Five Lahainaluna High School graduates earned AP Scholar Awards
LAHAINA — The College Board’s Advanced Placement Program (AP) provides motivated and academically prepared students with the opportunity to take rigorous college-level courses while still in high school, and to earn college credit, advanced placement or both for successful performance on the AP Exams.
About 18 percent of the nearly 1.7 million students worldwide who took AP Exams performed at a sufficiently high level to also earn an AP Scholar Award.
The College Board recognizes several levels of achievement based on students’ performance on AP Exams.
The five from Lahainaluna High School’s Class of 2010 included Josie Gomez, who qualified for the AP Scholar with Distinction Award by earning an average grade of at least 3.5 on all AP Exams taken, and grades of 3 or higher on five or more of these exams.
Four other students qualified for the AP Scholar Award by completing three or more AP Exams with grades of 3 or higher. The Lahainaluna AP Scholars were Jing Hua, David Jackson, Diego Torres and Tyler Vanderlaan.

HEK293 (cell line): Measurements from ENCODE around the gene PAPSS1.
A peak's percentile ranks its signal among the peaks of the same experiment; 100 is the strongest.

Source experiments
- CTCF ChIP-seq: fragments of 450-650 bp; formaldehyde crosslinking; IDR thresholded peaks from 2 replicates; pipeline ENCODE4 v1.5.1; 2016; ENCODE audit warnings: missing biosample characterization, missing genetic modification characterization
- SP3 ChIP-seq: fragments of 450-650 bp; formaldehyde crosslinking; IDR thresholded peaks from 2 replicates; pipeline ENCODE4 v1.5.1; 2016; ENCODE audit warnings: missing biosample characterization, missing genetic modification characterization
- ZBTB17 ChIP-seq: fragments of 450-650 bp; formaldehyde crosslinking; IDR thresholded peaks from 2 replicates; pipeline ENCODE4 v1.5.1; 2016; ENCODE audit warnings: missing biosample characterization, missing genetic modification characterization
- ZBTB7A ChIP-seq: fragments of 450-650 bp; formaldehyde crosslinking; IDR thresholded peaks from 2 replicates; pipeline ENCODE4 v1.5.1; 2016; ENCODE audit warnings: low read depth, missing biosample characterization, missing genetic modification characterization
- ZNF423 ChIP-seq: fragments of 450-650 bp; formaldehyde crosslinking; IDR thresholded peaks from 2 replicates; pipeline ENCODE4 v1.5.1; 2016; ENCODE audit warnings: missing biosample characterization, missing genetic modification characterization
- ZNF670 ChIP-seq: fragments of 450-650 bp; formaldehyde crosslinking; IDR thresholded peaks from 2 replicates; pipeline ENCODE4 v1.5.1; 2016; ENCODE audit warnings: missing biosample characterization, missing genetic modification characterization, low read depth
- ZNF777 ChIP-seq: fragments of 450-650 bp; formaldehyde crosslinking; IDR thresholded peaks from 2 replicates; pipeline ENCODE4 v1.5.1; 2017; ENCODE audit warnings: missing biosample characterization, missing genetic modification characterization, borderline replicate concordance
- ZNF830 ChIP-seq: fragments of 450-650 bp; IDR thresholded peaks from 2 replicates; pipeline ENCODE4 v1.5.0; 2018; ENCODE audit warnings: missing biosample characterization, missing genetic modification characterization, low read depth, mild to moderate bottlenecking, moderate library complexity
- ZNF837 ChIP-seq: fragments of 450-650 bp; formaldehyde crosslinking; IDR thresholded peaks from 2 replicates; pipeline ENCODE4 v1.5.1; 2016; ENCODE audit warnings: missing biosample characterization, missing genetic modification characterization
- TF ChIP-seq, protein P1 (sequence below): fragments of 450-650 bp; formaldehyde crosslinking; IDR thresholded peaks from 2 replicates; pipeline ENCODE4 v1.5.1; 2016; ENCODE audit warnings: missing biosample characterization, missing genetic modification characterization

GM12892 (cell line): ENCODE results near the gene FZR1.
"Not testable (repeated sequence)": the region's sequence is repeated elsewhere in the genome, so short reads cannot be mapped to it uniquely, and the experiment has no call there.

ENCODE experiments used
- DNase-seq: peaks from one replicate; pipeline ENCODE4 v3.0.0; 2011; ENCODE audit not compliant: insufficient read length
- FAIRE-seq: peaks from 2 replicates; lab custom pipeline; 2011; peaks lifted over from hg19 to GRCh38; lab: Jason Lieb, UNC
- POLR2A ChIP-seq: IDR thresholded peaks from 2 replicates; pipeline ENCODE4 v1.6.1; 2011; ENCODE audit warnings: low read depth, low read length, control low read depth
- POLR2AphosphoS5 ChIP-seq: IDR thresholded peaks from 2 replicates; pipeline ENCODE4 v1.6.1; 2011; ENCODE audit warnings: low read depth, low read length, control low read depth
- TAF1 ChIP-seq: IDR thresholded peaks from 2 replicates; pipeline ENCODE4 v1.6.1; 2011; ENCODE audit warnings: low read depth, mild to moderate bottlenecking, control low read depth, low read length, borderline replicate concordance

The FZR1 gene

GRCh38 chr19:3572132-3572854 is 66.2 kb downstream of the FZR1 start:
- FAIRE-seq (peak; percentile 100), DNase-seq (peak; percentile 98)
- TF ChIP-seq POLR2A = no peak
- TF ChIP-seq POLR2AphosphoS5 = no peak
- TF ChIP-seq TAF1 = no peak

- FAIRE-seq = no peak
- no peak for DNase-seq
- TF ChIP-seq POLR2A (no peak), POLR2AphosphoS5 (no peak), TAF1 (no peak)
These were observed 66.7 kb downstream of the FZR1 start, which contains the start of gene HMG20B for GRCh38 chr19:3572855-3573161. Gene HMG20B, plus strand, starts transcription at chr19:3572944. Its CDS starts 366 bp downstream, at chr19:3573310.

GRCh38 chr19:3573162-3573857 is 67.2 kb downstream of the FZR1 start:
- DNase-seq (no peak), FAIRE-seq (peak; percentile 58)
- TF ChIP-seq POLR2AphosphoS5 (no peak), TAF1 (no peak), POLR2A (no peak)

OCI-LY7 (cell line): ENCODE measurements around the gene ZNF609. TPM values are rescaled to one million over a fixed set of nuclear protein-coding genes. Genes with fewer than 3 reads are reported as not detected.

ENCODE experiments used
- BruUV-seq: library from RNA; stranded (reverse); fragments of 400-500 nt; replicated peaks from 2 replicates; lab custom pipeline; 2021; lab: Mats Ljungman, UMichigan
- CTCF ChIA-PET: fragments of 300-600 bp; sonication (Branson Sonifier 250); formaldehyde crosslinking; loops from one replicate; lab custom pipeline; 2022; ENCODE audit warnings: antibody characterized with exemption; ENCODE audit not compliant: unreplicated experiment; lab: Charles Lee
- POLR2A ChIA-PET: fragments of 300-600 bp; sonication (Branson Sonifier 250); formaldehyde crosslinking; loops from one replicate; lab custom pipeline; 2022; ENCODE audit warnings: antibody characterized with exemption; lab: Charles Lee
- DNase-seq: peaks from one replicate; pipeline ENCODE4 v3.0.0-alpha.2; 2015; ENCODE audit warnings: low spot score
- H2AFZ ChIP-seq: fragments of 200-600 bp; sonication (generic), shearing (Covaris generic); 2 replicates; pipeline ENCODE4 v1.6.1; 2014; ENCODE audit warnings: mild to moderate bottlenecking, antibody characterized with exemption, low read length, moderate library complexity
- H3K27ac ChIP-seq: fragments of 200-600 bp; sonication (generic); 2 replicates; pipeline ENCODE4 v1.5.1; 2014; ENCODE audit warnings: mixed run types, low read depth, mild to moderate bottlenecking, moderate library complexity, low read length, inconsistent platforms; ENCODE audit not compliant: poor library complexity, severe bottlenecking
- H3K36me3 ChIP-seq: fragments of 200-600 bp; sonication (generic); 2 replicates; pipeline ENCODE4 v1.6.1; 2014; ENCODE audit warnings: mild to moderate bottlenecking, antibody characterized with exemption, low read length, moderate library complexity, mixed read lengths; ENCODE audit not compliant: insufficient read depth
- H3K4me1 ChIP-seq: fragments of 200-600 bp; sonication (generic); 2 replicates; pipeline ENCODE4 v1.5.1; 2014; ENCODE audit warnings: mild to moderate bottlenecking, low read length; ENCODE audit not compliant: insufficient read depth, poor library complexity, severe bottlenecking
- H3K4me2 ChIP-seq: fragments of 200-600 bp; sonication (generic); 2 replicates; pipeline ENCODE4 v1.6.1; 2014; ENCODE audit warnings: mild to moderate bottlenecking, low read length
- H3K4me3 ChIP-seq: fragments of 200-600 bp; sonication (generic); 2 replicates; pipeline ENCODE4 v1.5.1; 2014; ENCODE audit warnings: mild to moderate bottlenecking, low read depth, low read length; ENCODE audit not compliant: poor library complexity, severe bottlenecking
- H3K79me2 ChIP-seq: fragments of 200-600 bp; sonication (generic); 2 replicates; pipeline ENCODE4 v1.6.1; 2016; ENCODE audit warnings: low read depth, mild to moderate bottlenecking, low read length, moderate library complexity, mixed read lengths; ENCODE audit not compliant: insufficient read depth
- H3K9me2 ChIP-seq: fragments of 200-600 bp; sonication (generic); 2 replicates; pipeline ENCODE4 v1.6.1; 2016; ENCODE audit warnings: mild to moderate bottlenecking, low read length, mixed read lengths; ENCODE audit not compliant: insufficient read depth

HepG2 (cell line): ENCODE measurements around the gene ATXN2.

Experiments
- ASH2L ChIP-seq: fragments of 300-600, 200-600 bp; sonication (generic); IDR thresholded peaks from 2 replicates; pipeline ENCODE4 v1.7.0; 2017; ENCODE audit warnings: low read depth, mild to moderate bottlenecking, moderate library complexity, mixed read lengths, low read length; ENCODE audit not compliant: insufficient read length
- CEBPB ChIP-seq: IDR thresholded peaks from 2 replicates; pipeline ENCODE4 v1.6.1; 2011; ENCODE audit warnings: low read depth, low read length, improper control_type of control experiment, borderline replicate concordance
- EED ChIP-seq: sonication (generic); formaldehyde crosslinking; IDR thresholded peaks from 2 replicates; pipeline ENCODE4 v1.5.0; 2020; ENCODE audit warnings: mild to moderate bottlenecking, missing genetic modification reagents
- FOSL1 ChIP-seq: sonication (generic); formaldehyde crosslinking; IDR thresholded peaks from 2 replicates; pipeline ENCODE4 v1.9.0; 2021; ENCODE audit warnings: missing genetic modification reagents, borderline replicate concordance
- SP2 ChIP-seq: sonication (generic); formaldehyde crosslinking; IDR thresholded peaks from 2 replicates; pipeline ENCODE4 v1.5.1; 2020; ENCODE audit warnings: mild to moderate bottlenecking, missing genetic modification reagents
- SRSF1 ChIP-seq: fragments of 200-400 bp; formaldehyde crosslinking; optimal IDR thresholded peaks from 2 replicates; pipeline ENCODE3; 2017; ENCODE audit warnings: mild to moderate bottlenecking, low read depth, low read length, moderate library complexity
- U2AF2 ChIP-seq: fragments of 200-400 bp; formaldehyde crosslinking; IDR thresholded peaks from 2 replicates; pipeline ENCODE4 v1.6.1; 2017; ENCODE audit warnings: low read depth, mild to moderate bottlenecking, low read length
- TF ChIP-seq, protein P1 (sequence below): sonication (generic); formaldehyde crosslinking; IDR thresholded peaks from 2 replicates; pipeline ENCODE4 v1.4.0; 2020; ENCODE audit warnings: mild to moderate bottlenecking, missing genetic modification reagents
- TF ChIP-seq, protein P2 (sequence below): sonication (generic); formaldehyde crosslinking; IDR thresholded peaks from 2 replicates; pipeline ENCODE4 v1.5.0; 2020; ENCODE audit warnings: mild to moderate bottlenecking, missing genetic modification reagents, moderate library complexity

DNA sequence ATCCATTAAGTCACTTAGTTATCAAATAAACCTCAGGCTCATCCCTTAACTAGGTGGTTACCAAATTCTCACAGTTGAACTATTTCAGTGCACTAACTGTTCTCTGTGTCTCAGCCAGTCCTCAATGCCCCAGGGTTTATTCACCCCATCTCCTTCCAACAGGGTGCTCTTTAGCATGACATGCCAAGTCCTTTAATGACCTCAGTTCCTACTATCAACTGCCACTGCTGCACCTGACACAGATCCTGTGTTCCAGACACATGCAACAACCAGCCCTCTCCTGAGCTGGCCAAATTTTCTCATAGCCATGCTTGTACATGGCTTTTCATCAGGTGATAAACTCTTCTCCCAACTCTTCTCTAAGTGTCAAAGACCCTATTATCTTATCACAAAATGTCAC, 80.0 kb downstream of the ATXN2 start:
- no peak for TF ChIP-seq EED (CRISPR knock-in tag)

Through more than 30 different college-level courses and exams, AP provides motivated and academically prepared students with the opportunity to earn college credit or advanced placement and stand out in the college admissions process.
Each exam is developed by a committee of college and university faculty and AP teachers, ensuring that AP exams are aligned with the same high standards expected by college faculty at some of the nation’s leading liberal arts and research institutions. More than 3,600 colleges and universities annually receive AP grades. Over 90 percent of four-year colleges in the United States provide credit and/or placement for qualifying exam grades.
The College Board is a not-for-profit membership organization whose mission is to connect students to college success and opportunity. Among its best-known programs are the SAT, the PSAT/NMSQT and the Advanced Placement Program.